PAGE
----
Do You Have Any Rights If You Aren’t Married? Family Law Disputes in Cohabitation
More and more couples are choosing to live together without getting married. In fact, while the US marriage rate has stayed around 50 percent for some time, according to the Pew Research Center, more adults are now living with their partners instead of getting married.
This is understandably of concern to a number of individuals who have come to depend on their partners and/or sacrificed their careers for the sake of their relationships, and may be concerned about their futures. This also affects unmarried individuals who have jointly purchased property and assets together, perhaps assuming that if they ever separated, those assets would be shared or equitably split between them.
The Law in & Outside of Florida
Only eight states explicitly recognize common law marriage in their statutes, with several others recognizing it via case law, and Florida isn’t one of them. This means that if a couple splits up, there is no equitable property division provided for unmarried couples who simply cohabitate. Instead, each leaves with whatever they earned during the relationship, and takes whatever property is titled in their names.
Still, it is important to note that Florida does recognize common law marriages validated in any of the other states that recognize it (Colorado, Iowa, Kansas, Montana, New Hampshire, South Carolina, Texas, Utah), and, in addition, also recognizes any common law marriages entered into in Florida prior to January 1, 1968. This means that any couples who fall into these categories possess the same privileges and rights that spouses do (including for example Social Security, which follows state law).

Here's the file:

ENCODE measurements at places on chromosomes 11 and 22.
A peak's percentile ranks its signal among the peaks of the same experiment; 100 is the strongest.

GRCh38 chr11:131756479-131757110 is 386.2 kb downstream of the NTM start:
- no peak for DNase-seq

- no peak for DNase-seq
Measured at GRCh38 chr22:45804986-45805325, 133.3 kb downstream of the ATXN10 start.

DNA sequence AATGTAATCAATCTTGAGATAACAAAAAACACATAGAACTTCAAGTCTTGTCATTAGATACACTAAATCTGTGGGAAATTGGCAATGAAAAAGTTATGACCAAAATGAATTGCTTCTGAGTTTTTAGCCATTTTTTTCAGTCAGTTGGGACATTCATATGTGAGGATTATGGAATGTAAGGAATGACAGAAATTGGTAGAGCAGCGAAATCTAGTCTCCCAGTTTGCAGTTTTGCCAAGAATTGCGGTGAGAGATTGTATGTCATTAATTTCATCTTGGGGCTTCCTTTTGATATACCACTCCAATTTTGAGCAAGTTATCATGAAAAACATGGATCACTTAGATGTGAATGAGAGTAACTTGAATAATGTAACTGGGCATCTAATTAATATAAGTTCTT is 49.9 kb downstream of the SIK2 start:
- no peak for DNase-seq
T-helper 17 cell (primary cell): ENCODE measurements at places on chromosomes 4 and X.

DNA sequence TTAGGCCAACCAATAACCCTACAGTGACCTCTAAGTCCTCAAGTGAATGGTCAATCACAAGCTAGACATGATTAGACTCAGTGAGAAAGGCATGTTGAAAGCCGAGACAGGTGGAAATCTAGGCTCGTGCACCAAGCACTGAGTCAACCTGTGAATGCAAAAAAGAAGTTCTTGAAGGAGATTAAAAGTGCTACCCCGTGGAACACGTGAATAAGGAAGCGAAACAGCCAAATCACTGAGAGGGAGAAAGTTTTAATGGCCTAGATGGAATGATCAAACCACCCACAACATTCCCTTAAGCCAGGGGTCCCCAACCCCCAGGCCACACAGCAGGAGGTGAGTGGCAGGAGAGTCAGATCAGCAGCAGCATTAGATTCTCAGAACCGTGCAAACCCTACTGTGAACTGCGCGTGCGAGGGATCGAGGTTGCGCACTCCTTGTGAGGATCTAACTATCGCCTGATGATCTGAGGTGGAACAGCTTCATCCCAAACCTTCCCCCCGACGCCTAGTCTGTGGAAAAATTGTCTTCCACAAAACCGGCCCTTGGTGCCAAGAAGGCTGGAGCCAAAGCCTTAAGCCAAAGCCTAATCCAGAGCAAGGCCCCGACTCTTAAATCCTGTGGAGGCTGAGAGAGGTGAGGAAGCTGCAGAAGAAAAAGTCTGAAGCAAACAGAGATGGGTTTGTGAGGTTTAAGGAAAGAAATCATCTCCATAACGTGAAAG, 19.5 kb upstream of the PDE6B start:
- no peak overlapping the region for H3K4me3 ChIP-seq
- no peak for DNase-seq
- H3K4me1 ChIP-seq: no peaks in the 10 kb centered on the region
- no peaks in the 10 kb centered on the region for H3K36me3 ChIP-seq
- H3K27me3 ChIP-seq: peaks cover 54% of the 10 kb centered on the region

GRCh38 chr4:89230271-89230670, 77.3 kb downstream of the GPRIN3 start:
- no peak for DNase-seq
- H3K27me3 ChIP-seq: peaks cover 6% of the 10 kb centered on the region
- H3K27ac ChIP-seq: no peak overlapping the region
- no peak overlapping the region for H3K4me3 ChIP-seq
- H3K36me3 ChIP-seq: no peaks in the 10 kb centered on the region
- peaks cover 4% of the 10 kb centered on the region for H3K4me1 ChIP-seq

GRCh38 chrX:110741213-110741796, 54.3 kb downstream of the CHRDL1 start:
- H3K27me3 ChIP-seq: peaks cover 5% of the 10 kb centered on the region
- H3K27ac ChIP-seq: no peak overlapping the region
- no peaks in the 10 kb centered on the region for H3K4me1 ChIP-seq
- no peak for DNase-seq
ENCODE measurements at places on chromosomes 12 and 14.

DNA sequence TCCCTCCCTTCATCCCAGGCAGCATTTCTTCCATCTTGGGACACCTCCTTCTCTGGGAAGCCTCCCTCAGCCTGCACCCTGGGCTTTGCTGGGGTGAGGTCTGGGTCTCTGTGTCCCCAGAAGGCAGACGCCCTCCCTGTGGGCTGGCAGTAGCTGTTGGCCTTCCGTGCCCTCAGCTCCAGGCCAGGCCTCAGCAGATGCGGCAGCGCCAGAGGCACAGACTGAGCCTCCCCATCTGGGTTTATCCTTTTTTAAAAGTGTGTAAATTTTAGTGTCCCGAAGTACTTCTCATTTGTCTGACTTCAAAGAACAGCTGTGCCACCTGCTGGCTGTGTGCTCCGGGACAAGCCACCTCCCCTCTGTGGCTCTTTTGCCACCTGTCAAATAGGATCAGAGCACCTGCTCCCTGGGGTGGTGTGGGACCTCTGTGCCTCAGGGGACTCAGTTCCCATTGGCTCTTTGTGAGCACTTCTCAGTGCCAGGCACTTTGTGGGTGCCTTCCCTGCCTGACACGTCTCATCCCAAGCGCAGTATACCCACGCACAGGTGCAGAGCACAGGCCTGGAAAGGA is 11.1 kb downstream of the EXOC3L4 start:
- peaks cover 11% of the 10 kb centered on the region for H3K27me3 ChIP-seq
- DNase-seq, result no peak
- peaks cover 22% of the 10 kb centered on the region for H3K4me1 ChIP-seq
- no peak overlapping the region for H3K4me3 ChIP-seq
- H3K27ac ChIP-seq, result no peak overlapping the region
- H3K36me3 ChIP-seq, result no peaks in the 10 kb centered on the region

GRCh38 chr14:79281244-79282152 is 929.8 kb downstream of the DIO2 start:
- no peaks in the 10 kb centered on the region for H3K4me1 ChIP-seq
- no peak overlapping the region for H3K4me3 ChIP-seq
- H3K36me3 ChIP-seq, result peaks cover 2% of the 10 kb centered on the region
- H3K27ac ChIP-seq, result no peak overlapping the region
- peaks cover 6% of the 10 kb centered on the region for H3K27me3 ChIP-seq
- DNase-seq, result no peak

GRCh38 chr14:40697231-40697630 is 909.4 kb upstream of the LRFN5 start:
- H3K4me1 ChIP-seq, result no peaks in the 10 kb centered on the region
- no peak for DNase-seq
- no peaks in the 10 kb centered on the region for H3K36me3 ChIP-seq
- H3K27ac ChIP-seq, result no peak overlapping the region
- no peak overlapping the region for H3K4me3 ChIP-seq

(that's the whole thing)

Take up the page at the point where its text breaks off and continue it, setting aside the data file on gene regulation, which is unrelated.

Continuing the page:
Preventing Disputes Through Cohabitation Agreements
Still, this excludes most Florida couples cohabitating together. As a result, some contemplate working with family law attorneys to enter into a cohabitation agreement because, without anything being in writing, both parties are left vulnerable, which not only means no right to make medical decisions for or inherit from each other, but also no legal guidelines concerning how to divide property that both individuals purchased if it is titled in one person’s name only.
Cohabitation agreements typically look very similar to marital agreements and, at a minimum:
- State that a couple is not married
- Identify which individual owns which assets and, in the event of a breakup, how those assets will be split up
- Address what will be done concerning jointly owned debt and/or property
When Cohabitation Leads to Litigation
Because more and more couples who are cohabitating together are also having children together, child custody is still an issue for many and warrants many of these couples working with family law attorneys if they separate and cannot agree on a timesharing schedule. It also doesn’t mean that cohabitation does not come with messy litigation under some circumstances.
If You Have Questions About Cohabitation & Your Rights, Contact Our Florida Family Law Attorneys
What makes up a “family” today doesn’t necessarily have to involve marriage. Similarly, just because a couple isn’t married doesn’t mean that contentious family law issues won’t arise in a number of circumstances. If you have any questions about your rights with respect to family law, contact the Arwani Law Firm for experienced assistance from an Orlando family lawyer.